Climate News Network

Past emissions cause mounting climate havoc

March 25, 2016, by Alex Kirby

Australian scientists measure plants’ GHG emissions and absorption.
Image: CSIRO

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Despite signs that the world will cut its future fossil fuel use, greenhouse gases already emitted are still driving accelerating climate change.

LONDON, 25 March, 2016 – Climate change has reached the point where it may outstrip the quickening efforts to slow it by reducing emissions of carbon dioxide and other greenhouse gases, scientists say.

They say humans are now releasing CO2 into the atmosphere 10 times faster than natural processes have ever done in the last 66 million years, before the extinction of the dinosaurs.

The disclosure comes in the World Meteorological Organisation’s State of the Climate report, published in the journal Nature Geoscience

The lead author, Professor Richard Zeebe of the University of Hawaii, said: “Our carbon release rate is unprecedented over such a long time period [and] means that we have effectively entered a ‘no-analogue’ state.

“The present and future rate of climate change and ocean acidification is too fast for many species to adapt, which is likely to result in widespread future extinctions.”

“The window of opportunity for limiting global temperature rise to well below 2°C . . . is narrow and rapidly shrinking. The effects of a warming planet will be felt by all”

The UN secretary-general, Ban Ki-moon, said: “Climate change is accelerating at an alarming rate. The window of opportunity for limiting global temperature rise to well below 2°C – the threshold agreed by world governments in Paris in December last year – is narrow and rapidly shrinking. The effects of a warming planet will be felt by all.”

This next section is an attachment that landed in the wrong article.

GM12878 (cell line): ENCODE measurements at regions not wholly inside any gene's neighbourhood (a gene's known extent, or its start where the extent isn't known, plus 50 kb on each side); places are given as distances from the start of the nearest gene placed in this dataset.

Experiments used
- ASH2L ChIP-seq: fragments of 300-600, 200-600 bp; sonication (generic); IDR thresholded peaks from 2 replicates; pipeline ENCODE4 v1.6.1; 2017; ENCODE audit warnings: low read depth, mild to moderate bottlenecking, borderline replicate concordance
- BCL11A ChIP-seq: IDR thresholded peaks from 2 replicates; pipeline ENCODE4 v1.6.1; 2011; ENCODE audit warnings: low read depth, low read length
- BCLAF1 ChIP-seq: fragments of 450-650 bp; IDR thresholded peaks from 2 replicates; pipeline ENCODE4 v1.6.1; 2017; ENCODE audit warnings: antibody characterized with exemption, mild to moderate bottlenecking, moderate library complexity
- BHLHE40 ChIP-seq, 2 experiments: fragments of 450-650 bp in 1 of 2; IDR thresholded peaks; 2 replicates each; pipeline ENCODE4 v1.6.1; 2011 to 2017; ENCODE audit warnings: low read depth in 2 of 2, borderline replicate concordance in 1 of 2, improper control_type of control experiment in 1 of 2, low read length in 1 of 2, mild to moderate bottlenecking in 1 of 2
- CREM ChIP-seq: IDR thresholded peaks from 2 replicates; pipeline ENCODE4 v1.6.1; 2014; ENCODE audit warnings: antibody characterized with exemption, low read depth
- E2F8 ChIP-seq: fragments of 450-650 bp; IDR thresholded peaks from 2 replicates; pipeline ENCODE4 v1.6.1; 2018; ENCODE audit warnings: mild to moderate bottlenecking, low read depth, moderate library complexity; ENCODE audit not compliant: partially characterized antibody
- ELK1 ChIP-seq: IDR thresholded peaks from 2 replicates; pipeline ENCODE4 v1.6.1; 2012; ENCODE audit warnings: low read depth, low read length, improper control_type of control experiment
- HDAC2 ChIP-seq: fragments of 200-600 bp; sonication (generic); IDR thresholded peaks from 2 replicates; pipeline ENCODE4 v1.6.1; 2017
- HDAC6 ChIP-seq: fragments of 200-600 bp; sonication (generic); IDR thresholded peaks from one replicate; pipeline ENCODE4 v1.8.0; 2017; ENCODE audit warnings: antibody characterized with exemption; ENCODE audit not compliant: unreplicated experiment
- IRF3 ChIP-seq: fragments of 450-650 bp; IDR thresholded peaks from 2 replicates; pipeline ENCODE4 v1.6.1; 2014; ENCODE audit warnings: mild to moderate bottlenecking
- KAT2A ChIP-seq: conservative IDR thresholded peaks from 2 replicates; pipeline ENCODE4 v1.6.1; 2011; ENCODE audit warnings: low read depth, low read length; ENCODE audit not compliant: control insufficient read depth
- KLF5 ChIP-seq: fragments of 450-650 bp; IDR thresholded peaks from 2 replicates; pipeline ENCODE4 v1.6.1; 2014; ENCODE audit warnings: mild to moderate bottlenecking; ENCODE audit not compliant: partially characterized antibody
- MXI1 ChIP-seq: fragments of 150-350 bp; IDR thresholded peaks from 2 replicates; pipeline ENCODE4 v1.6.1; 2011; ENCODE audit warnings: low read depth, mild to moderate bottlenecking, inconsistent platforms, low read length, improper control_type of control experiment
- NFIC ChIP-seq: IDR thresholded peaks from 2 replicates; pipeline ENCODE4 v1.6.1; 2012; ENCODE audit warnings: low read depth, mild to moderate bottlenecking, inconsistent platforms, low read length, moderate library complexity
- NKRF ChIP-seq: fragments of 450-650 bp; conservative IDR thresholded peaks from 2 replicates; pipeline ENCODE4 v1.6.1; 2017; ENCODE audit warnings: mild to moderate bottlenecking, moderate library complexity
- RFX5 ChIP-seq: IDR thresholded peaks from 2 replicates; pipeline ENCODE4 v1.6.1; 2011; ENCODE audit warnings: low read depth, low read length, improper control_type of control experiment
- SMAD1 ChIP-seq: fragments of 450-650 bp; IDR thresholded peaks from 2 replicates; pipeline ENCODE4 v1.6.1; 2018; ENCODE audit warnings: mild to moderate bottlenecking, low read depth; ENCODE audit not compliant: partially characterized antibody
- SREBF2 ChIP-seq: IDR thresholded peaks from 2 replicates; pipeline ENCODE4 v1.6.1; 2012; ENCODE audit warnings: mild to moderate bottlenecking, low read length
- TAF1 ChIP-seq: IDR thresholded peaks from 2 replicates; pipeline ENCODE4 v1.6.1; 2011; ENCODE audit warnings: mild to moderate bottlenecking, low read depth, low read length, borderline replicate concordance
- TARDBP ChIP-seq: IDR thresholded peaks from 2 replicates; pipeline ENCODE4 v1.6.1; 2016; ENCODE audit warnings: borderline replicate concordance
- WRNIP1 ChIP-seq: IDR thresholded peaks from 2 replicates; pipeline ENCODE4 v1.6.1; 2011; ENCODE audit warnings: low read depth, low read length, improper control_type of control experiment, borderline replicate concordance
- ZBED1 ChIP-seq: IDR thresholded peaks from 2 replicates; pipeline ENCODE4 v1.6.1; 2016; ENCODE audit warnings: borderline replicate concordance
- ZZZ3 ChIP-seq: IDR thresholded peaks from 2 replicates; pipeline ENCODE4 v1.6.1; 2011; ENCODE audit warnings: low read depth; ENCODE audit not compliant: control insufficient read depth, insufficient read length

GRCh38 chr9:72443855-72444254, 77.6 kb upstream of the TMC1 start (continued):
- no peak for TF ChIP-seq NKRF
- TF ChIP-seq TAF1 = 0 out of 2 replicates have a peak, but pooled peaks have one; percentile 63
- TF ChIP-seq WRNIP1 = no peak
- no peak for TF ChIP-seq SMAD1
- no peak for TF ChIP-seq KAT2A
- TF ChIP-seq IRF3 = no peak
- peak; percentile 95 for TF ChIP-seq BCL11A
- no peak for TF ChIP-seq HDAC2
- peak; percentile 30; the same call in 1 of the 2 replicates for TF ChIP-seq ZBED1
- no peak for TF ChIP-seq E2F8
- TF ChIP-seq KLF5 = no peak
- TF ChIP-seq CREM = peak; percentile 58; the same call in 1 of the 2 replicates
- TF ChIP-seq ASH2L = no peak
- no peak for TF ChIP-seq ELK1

The WMO secretary-general, Petteri Taalas, said the present “alarming” rate of climate change as a result of greenhouse gas emissions was “unprecedented in modern records”. “The future is now”, he said.

Yet less than a week ago the International Energy Agency announced that global energy-related emissions of carbon dioxide had shown no increase for the second year in a row. The announcement was widely hailed as significant good news, with the IEA’s executive director, Fatih Birol, describing it as “yet another boost to the global fight against climate change”.

Advocates of a low- or no-carbon economy have been encouraged by other evidence that the world has begun in earnest to switch away from fossil fuels and the greenhouse emissions which they cause.

They point to the Paris Agreement itself, to the rapidly falling price of solar energy and other renewable sources, and to the shrinking market for coal, the most polluting of the fossil fuels.

Damage inevitable

But the WMO report spells out starkly one inescapable reality. The world may now be intent on cutting future greenhouse gas emissions in order to prevent climate change reaching levels beyond human ability to affect. But the emissions which have already reached the biosphere are long-lived, and they may persist long enough to damage the natural world irreversibly, no matter what we do now.

The WMO’s evidence suggests that massive damage is indeed inevitable. Among its findings are:

  • 2015 was the hottest year on record, because of long-term climate change and a strong El Niño;  
  • devastating heatwaves were widespread and sea levels were the highest recorded;
  • more than 11 months’ rain fell in one day in Libya, and more than 13 months’ worth in a single hour in the Moroccan city of Marrakech.